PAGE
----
Iraq – Reconstruction and Solidarity

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2005 National Delegate Conference
28 February 2005
Carried as Amended

Conference condemns:

1)the occupation of Iraq by British and American troops arising from an illegal war;

2)the destruction of Fallujah and the slaughter of innocent civilians, the majority of whom continue to be killed by coalition troops;

3)the use of torture and the inhumane treatment of Iraqi detainees by British and American troops as instanced in Abu Ghraib, but also by Iraqi police as documented by Human Rights Watch;

4)the assassination of Iraqi trade unionists and the continuation of the labour code imposed by Saddam Hussein;

5)the refusal to write off Iraq’s national debt and the conditions imposed on aid to Iraq, necessitating the wholesale privatisation and deregulation of its economy;

6)the restrictions placed on the media in Iraq and the enforced closure of Al Jazeera.

Whilst Conference recognises the right of the Iraqi people to resist the occupation it cannot support the bombing of mosques, the indiscriminate targeting of civilians, and the murder of trade unionists.

Conference notes the January elections were held in the most difficult circumstances and recognises that they were an important step in the reconstruction of civil society in Iraq. Conference further notes that most political parties campaigned on the basis that the occupation must end, including the United Iraqi Alliance, which received the biggest share of the votes. Conference welcomes the stated intention that the new national assembly and government must be broadly based with representatives of the Sunni population encouraged to participate. Conference also welcomes the fact that in the elections the party lists had to include at least 25 per cent women candidates. Conference believes, however, that there can be no real democracy in Iraq while US and British troops remain.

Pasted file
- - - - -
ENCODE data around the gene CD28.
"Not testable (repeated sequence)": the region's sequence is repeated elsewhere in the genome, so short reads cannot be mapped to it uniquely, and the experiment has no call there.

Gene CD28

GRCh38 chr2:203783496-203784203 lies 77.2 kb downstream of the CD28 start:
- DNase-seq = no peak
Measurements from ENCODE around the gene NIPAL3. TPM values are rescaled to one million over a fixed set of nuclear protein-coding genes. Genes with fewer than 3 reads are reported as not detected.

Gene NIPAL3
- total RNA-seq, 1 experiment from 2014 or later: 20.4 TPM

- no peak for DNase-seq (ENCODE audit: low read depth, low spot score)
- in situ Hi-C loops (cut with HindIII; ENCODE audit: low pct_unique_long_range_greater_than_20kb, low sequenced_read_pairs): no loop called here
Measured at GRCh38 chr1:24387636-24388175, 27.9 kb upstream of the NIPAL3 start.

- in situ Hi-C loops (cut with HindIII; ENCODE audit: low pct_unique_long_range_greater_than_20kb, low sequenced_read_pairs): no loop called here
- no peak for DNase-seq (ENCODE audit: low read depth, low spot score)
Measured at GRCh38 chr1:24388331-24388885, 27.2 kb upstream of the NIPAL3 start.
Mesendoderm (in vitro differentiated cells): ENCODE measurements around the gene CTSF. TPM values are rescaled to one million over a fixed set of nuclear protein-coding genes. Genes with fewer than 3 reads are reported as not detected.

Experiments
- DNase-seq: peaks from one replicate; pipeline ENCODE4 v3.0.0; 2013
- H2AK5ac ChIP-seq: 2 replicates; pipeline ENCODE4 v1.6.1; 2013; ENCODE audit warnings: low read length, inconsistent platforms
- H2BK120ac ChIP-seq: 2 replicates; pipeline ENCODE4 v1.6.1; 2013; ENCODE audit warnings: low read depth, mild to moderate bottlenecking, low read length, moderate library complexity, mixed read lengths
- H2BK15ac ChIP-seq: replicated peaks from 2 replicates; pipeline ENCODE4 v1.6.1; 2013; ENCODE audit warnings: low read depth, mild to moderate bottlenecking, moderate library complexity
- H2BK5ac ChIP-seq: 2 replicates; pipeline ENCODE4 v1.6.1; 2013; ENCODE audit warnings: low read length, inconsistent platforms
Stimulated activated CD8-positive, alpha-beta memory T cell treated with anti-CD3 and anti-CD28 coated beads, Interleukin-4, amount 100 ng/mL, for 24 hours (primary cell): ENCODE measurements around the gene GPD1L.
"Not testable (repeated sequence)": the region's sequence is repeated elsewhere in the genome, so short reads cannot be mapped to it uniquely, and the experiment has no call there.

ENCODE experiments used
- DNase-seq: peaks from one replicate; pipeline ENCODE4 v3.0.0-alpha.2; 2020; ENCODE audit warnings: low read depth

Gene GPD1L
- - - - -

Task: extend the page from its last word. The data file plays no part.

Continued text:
Conference believes that the occupation of Iraq is responsible for the high level of violence being experienced. Therefore the occupation must end and the troops brought home. United Nations resolution 1546 provides both a process and timetable for the withdrawal of occupying troops, following the establishment of an elected government and the adoption of a new constitution. Conference demands that the British and United States governments set out precise timetables for the early withdrawal of all troops but certainly no later than the end of this year, when the United Nations mandate expires. Conference recognises that there will be pressure to keep some troops in occupation of Iraq beyond this deadline, but insists that the withdrawal of all British troops from Iraq must not be further delayed and must be fully completed without fail before the end of 2005. Conference further demands that Iraq’s assets must be under the full control of the Iraqi people, that international aid for the reconstruction of Iraq is provided unconditionally, and that debt accrued under Saddam Hussein is cancelled.

Conference calls upon the National Executive Council to:

a)continue to work with the Stop the War Coalition, Military Families Against the War and others to demand the withdrawal of British and American troops;

b)call on the British government to renew its commitment to provide aid for construction;

c)work with all legitimate, independent and democratic trade unions in Iraq and Iraqi Kurdistan, and to further develop UNISON’s capacity-building and solidarity work with the Iraqi Federation of Trade Unions;

d)promote the Trade Union Congress Iraq solidarity appeal and encourage regions and branches to do likewise;

e)send, subject to security considerations, a UNISON delegation to Iraq and Iraq Kurdistan to assess the situation on the ground and to develop links with the appropriate unions.